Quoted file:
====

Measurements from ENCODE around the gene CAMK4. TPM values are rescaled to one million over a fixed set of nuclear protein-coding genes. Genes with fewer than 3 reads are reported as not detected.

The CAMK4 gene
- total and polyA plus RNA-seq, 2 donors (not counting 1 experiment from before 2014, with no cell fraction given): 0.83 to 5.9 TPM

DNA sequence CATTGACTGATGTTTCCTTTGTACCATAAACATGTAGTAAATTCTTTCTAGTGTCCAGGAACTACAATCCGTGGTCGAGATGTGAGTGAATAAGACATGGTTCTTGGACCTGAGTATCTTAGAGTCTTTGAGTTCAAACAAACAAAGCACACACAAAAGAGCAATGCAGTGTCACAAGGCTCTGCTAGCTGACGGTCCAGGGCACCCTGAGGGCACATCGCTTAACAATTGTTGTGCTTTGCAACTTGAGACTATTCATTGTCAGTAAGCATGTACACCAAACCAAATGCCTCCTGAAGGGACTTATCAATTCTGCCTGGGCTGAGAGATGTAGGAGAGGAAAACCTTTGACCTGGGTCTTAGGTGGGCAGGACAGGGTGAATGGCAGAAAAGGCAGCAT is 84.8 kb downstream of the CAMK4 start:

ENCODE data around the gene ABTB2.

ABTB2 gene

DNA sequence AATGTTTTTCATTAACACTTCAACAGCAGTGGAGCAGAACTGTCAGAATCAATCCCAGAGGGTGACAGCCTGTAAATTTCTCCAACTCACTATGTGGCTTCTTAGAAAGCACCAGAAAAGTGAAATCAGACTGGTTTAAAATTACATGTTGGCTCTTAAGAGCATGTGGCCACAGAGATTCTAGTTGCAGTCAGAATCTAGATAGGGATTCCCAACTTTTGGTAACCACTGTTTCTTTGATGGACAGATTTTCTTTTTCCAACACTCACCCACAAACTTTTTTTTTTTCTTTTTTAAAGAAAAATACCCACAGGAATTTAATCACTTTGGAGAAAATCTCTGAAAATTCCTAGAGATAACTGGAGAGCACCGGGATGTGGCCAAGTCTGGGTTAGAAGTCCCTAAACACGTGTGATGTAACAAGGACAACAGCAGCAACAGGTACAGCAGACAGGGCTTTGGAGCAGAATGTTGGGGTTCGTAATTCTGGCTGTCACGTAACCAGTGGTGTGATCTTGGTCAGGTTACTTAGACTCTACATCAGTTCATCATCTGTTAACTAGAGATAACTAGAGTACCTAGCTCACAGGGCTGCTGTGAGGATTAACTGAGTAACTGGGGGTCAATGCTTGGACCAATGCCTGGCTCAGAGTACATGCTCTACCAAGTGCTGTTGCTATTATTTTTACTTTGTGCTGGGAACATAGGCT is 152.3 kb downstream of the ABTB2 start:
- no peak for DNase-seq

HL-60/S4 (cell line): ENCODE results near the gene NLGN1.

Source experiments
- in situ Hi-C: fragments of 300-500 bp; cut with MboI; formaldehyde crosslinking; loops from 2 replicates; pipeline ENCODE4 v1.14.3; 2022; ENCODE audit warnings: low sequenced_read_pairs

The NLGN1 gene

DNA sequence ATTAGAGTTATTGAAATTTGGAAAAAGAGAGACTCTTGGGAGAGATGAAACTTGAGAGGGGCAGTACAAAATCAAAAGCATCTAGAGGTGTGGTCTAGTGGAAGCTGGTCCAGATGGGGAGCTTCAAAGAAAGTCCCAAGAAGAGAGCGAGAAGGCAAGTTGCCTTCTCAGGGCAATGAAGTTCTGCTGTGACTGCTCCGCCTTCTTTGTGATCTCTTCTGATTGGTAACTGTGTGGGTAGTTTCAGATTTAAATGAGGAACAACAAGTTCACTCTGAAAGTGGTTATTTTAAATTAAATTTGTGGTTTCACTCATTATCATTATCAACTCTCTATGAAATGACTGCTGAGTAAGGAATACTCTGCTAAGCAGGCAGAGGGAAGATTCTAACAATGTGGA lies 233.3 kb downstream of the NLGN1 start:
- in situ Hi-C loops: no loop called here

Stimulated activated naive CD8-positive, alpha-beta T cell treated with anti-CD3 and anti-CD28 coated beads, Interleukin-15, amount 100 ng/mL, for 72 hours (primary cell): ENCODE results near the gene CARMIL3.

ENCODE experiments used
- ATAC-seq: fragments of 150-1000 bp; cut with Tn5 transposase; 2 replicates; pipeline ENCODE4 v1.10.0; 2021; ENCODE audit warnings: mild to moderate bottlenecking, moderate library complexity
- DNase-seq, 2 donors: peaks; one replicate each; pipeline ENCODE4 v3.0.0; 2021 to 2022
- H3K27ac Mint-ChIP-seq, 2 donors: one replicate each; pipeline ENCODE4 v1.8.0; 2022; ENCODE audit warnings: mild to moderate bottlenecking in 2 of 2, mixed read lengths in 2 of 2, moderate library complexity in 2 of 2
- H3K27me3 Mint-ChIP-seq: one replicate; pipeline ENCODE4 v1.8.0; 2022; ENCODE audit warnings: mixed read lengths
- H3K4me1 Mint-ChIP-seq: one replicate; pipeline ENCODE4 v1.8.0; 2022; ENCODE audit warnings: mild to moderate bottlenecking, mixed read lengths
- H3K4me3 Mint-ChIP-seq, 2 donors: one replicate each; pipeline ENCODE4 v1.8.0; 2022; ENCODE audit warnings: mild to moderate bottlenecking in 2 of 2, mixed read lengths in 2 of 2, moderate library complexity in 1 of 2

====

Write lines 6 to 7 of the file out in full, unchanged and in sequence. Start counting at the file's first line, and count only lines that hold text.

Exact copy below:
ABTB2 gene

DNA sequence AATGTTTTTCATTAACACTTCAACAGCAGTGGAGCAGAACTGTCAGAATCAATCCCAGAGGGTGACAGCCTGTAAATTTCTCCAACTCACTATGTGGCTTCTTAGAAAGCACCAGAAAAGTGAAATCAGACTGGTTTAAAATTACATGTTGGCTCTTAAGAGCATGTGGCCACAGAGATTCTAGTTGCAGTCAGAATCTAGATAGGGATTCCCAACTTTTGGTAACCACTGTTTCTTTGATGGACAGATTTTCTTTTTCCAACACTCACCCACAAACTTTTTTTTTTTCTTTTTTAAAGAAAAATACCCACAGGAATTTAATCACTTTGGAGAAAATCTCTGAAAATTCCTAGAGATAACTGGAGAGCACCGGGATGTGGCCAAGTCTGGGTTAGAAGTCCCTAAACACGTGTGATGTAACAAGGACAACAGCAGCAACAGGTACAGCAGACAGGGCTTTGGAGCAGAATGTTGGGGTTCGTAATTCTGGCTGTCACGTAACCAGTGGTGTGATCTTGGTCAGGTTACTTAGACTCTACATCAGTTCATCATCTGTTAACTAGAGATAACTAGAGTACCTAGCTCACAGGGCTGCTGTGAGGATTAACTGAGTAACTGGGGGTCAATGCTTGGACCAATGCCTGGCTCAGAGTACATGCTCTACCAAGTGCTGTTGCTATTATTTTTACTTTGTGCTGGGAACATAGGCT is 152.3 kb downstream of the ABTB2 start: